In 1962, the city tried to push through the Lower Manhattan Expressway (LOMEX), which again was claimed as “an absolute necessity.” Again, Jane Jacobs led the opposition and she and her “cohorts” were blasted in a Villager editorial for “attempting to impose their will on the city.” And the editorial went on to say, “There are some sound, experienced and accomplished people who favor the Lower Manhattan expressway, and their reasons are hardly ‘piffle’… .”

In 1968, the LOMEX proposal was revived and, again, as Alexiou writes, “New York City officials were telling the press that traffic congestion in the city absolutely necessitated building an expressway, to say nothing of the construction jobs it would create. How could all these people not see that the expressway was for everybody’s good?”

All of those projects were defeated and clearly not one of them was “absolutely necessary.” And, in fact, we know now that they would have proven “absolutely deadly” to our community and detrimental to our city. Today, we are presented with another megaproject, the Rudin luxury condos and the St. Vincent’s tower, which is touted by the same cast of characters, the developers, politicians, et al. as “urgent” and “absolutely necessary.” And, we in opposition to the applications are again being derided in the same terms and being accused of valuing our “narrow interests” over that of the “greater good.” However, the truth is that, if this project is approved, it will irreparably tear the fabric of the Village.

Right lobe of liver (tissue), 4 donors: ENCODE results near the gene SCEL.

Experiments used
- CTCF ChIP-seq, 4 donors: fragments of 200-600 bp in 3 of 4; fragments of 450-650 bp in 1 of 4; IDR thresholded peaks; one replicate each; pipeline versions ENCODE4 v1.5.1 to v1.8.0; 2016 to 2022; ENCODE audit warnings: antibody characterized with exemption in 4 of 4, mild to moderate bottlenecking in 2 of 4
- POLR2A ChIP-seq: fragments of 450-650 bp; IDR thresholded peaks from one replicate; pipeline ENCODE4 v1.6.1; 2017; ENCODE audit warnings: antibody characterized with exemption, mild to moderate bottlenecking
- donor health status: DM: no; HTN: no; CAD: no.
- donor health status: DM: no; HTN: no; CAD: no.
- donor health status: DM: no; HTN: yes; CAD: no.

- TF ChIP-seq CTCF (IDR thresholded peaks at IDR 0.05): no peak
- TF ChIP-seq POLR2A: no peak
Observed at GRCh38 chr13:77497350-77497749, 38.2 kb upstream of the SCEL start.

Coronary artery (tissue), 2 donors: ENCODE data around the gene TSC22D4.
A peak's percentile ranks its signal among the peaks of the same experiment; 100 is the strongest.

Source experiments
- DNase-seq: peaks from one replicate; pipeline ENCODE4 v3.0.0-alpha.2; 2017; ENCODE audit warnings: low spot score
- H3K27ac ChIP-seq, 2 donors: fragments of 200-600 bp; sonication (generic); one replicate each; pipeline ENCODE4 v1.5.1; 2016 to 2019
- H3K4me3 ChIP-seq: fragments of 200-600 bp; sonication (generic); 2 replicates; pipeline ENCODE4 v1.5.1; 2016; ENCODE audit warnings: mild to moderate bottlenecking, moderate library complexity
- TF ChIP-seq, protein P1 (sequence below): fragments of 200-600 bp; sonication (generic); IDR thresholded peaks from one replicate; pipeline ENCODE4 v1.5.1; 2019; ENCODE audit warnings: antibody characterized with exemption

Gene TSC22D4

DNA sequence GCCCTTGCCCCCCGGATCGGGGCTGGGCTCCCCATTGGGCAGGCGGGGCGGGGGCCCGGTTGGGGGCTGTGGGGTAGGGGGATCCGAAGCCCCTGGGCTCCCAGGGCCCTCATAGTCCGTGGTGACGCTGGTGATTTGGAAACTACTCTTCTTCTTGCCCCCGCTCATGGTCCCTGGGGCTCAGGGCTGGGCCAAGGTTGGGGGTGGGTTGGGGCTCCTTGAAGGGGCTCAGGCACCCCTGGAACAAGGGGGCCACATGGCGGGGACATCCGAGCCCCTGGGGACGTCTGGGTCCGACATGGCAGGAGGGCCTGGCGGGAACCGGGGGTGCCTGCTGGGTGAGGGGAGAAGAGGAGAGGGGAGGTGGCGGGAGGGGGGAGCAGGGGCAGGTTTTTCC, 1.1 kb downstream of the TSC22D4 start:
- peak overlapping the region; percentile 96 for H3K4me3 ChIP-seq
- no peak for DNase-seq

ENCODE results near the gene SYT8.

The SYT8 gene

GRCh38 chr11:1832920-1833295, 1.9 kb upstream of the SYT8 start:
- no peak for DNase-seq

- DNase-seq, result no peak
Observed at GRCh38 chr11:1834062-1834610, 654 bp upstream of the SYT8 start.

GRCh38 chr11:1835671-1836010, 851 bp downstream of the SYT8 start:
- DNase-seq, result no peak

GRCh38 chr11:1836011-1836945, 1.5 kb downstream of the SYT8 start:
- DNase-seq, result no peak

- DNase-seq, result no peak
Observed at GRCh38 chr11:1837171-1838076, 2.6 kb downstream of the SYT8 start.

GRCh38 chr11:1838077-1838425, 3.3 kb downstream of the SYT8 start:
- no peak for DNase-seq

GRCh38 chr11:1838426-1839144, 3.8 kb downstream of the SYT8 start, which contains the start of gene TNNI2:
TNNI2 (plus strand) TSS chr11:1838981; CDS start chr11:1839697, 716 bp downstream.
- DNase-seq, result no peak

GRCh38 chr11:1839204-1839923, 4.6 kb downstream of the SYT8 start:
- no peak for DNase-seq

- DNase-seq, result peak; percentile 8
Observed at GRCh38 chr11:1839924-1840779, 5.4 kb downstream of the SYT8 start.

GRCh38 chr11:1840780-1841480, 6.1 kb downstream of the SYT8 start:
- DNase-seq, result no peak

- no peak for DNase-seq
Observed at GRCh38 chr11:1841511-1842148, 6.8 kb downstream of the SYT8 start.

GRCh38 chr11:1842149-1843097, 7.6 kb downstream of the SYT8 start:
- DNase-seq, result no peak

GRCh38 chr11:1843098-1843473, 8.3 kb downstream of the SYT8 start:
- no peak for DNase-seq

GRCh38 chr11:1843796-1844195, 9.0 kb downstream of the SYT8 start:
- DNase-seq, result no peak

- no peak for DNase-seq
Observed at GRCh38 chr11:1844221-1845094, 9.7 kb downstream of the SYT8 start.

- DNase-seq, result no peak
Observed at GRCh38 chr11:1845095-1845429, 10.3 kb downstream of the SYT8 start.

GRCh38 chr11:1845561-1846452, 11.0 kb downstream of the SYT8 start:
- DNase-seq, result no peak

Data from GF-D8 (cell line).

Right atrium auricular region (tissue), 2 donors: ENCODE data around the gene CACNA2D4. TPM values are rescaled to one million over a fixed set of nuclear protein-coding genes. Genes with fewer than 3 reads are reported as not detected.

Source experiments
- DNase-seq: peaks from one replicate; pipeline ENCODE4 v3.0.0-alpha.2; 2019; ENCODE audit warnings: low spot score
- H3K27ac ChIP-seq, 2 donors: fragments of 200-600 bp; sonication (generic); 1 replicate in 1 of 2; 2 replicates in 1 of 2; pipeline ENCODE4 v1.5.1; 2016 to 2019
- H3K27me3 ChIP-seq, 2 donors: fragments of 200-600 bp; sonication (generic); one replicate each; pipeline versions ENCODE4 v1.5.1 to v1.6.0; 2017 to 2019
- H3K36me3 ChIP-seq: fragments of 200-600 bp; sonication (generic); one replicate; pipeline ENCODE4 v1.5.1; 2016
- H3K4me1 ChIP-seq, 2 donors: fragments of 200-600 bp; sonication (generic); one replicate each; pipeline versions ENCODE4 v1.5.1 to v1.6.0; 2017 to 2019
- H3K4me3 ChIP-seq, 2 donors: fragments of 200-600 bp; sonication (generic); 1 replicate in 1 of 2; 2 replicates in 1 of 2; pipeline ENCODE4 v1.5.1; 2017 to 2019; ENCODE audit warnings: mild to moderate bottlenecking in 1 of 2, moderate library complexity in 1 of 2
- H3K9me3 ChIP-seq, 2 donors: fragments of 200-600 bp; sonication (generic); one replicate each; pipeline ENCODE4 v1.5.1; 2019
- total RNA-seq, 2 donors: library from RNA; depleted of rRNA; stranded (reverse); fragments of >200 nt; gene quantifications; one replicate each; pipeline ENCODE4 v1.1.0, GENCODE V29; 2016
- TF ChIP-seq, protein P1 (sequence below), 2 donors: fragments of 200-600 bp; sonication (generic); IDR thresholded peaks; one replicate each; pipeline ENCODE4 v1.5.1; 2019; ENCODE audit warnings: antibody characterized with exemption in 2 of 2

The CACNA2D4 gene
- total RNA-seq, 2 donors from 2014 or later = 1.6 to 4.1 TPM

A review of the specific applications before L.P.C. makes it clear why they should be denied. To begin with, the interests of Rudin and St. Vincent’s are inextricably connected. If L.P.C. were only considering the Rudin application for a certificate of appropriateness for a residential development of the size and density proposed, separate and apart from the alleged hospital “hardship” application regarding the O’Toole site, surely the application would bedenied. Moreover, even under the present circumstances, the Rudin part of the application should be denied. The proposed residential buildings are totally out of character and scale for the Greenwich Village Historic District. Furthermore, Rudin is not a community facility and is not entitled to the waivers that were granted to St. Vincent’s to allow it to build its Coleman Building. Taken together with the proposed 300-foot hospital on the hospital’s current O’Toole site, the proposed buildings would create a barrier between 11th and 13th Sts. that would effectively and significantly compress and diminish the historic district.